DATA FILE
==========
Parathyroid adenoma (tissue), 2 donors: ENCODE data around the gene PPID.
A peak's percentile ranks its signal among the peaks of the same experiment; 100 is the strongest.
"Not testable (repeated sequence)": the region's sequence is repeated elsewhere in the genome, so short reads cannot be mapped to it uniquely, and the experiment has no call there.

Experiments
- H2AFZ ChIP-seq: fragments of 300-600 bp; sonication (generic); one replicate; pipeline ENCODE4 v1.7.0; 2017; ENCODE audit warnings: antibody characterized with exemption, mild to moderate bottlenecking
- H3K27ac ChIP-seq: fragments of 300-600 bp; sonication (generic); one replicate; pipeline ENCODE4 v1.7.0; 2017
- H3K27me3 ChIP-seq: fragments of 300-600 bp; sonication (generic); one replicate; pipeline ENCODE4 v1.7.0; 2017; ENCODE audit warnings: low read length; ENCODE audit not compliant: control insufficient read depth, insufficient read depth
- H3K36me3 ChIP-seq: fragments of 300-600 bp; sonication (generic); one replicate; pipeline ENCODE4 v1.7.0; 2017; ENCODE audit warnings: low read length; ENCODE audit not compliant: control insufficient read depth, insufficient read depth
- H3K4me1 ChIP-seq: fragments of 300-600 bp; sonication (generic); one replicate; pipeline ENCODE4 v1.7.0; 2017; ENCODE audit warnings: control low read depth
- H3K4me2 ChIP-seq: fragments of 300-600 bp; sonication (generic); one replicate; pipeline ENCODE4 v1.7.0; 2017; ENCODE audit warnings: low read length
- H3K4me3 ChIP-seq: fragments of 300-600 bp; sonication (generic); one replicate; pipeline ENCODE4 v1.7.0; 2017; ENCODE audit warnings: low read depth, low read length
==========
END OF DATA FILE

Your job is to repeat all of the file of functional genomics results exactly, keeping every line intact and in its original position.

Parathyroid adenoma (tissue), 2 donors: ENCODE data around the gene PPID.
A peak's percentile ranks its signal among the peaks of the same experiment; 100 is the strongest.
"Not testable (repeated sequence)": the region's sequence is repeated elsewhere in the genome, so short reads cannot be mapped to it uniquely, and the experiment has no call there.

Experiments
- H2AFZ ChIP-seq: fragments of 300-600 bp; sonication (generic); one replicate; pipeline ENCODE4 v1.7.0; 2017; ENCODE audit warnings: antibody characterized with exemption, mild to moderate bottlenecking
- H3K27ac ChIP-seq: fragments of 300-600 bp; sonication (generic); one replicate; pipeline ENCODE4 v1.7.0; 2017
- H3K27me3 ChIP-seq: fragments of 300-600 bp; sonication (generic); one replicate; pipeline ENCODE4 v1.7.0; 2017; ENCODE audit warnings: low read length; ENCODE audit not compliant: control insufficient read depth, insufficient read depth
- H3K36me3 ChIP-seq: fragments of 300-600 bp; sonication (generic); one replicate; pipeline ENCODE4 v1.7.0; 2017; ENCODE audit warnings: low read length; ENCODE audit not compliant: control insufficient read depth, insufficient read depth
- H3K4me1 ChIP-seq: fragments of 300-600 bp; sonication (generic); one replicate; pipeline ENCODE4 v1.7.0; 2017; ENCODE audit warnings: control low read depth
- H3K4me2 ChIP-seq: fragments of 300-600 bp; sonication (generic); one replicate; pipeline ENCODE4 v1.7.0; 2017; ENCODE audit warnings: low read length
- H3K4me3 ChIP-seq: fragments of 300-600 bp; sonication (generic); one replicate; pipeline ENCODE4 v1.7.0; 2017; ENCODE audit warnings: low read depth, low read length